65% plan to include librarians
Some criticized Perry’s classroom spending proposal as putting sports before education
— reported by the Houston Chronicle
Librarians will be included in a proposed definition of classroom spending for the new 65 percent rule, removing one of the biggest criticisms of Gov. Rick Perry’s initiative.
Education Commissioner Shirley Neeley said Thursday that the inclusion “recognizes that librarians provide an important direct instructional service to students.”
Last August, Perry ordered Neeley to create a new financial accountability system that included a requirement that 65 percent of a school district’s budget be spent on classroom instruction. His executive order referred to the definition for classroom instruction that is used by the National Center for Education Statistics, the statistical arm of the U.S. Education Department.
The draft rule has a three-year phase-in period for districts to reach the 65 percent classroom spending level. If adopted after a public comment period, districts would be required to spend at least 55 percent on instructional costs in 2006-07, 60 percent in 2007-08 and 65 percent in 2008-09. Districts that don’t reach 65 percent could take other steps to improve their financial accountability rating.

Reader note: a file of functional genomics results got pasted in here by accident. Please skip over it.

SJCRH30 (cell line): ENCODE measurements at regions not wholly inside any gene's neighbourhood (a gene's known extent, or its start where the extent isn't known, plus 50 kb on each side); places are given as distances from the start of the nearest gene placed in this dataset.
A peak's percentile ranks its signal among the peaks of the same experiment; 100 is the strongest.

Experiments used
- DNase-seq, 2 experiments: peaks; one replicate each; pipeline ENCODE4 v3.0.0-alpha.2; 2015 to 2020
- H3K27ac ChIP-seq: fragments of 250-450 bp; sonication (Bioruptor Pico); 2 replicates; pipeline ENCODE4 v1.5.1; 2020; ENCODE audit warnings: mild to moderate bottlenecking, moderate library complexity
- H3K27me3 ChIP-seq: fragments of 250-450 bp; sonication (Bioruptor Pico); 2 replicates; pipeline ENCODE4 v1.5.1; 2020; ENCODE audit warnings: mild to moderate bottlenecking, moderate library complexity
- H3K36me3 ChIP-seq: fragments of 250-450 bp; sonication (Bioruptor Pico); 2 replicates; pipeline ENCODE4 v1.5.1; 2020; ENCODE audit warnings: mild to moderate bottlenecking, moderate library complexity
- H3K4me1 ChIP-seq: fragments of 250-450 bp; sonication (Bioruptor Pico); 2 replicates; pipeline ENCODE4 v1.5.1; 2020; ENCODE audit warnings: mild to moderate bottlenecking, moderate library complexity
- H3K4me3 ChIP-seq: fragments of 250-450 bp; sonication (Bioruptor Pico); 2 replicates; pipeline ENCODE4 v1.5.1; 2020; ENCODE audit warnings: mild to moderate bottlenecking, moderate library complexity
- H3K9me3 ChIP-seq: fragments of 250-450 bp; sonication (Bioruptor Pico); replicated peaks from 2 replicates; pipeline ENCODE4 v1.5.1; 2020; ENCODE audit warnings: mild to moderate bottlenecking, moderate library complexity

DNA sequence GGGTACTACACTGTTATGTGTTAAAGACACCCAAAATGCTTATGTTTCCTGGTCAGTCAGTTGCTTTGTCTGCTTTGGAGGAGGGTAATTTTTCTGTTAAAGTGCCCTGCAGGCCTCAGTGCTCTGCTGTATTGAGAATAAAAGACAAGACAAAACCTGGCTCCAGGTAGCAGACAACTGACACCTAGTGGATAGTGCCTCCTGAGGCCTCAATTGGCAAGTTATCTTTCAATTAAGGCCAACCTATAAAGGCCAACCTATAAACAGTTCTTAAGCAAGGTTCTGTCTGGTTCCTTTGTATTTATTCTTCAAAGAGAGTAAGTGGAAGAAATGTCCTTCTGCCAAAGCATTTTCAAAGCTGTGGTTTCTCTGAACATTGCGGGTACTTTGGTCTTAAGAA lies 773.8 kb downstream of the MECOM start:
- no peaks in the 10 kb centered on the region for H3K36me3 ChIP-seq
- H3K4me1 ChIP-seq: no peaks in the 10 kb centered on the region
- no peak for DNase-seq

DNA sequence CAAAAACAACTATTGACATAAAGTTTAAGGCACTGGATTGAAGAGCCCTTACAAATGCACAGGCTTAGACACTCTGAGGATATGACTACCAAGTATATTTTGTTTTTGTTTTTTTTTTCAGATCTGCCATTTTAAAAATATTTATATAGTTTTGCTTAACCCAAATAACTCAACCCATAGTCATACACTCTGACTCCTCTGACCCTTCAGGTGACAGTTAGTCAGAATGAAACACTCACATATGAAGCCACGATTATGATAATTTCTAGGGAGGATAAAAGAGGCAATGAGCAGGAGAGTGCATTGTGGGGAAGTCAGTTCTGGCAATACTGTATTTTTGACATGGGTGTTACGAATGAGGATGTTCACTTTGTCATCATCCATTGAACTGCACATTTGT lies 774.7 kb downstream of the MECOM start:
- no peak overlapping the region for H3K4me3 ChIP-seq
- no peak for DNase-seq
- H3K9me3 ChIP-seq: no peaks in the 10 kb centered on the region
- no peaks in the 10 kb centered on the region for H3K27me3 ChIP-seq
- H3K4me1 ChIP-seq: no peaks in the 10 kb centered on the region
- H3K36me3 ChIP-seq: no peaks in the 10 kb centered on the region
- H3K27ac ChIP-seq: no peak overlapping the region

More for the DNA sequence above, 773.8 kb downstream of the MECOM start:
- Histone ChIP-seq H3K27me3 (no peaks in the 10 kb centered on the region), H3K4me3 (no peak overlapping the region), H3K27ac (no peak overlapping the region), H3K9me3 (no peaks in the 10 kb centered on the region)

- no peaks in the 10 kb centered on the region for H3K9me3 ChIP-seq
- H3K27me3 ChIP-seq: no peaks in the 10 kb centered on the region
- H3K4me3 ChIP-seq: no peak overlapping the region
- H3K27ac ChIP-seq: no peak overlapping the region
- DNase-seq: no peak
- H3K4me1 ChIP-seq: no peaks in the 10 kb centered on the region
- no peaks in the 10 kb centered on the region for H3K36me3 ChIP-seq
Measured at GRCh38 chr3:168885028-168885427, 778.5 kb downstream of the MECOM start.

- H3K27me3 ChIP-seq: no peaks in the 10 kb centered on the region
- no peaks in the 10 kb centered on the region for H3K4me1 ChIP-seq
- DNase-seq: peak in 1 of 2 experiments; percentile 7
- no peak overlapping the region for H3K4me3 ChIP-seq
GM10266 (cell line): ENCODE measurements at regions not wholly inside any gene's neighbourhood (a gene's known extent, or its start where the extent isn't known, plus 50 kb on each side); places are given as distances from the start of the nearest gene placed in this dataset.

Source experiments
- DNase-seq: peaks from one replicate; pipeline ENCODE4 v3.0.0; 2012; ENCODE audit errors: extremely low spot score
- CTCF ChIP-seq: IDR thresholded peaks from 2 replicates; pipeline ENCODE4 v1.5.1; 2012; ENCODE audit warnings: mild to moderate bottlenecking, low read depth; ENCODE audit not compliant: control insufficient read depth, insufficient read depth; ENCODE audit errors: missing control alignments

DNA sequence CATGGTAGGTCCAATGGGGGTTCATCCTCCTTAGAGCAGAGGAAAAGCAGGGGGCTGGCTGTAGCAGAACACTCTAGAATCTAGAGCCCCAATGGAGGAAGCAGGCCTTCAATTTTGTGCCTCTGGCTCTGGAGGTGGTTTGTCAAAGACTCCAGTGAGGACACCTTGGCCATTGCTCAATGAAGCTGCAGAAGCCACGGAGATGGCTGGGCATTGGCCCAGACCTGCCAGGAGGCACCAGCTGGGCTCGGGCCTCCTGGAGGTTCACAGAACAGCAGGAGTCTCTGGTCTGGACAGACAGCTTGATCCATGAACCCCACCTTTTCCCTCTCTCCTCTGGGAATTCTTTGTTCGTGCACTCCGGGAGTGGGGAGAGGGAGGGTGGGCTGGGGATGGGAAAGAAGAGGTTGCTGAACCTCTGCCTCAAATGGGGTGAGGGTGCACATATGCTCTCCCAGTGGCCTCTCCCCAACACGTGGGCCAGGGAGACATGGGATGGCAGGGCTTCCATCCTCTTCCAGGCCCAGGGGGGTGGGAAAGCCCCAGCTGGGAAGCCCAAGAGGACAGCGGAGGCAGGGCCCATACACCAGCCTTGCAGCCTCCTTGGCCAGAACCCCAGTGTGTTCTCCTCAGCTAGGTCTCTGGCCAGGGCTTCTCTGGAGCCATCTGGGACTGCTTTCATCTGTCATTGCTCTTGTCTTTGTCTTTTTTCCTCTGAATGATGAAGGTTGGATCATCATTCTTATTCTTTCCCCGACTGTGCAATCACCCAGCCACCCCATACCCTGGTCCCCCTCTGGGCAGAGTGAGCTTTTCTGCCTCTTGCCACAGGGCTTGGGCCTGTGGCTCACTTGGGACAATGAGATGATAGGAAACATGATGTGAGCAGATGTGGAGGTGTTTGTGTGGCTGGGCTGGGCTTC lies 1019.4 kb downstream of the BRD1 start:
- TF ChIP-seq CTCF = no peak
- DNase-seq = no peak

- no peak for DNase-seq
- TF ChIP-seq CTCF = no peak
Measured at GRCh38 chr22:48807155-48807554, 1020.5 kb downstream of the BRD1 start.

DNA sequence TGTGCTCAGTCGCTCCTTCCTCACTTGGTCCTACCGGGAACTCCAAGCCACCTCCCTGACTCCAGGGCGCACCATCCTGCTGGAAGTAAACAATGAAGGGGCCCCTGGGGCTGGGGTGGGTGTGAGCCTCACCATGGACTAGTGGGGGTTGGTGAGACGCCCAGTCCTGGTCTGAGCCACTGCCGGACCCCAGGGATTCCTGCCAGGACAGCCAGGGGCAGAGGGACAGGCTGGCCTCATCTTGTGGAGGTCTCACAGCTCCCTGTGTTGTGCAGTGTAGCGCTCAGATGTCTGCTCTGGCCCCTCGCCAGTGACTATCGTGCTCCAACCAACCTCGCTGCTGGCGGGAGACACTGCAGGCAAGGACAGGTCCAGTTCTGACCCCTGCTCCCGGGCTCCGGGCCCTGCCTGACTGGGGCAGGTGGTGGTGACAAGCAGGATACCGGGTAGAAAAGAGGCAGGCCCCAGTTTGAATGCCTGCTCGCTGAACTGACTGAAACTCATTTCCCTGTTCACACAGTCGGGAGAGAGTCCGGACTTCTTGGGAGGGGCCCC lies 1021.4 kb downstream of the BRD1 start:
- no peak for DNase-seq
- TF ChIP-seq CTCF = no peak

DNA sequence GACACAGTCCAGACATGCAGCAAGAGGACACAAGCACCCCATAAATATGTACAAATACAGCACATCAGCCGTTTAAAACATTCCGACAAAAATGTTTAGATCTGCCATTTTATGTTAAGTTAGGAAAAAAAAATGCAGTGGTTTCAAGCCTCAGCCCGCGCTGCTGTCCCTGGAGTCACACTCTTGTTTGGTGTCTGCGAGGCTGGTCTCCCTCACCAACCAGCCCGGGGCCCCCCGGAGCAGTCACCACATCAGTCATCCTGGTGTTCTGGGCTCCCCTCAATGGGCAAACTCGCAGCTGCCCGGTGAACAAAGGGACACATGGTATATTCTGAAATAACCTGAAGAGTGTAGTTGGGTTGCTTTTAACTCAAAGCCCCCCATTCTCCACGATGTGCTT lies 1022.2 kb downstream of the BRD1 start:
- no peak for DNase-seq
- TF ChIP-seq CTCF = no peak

Texas Includes School Librarians in 65 Percent Solution
— reported by the School Library Journal
In a huge victory for media specialists, Texas has agreed fund the salaries of school librarians under its 65 percent solution rule.
State Education Commissioner Shirley Neeley on April 6 agreed to classify school librarians as instructional expenses, meaning they now qualify for a portion of the nearly $1 billion in expenditures that will be made available for classrooms. Neeley has been charged with carrying out Governor Rick Perry’s executive order requiring school districts to spend at least 65 percent of their budgets on classroom instruction, says Rita Chase, TEA’s acting managing director of school financial audits.
Texas school districts spend 54 percent of their budgets in the classroom. First Class Education, a national interest group behind the movement, purports that billions of dollars will be available for teachers and kids if all states raised that amount to at least 65 percent.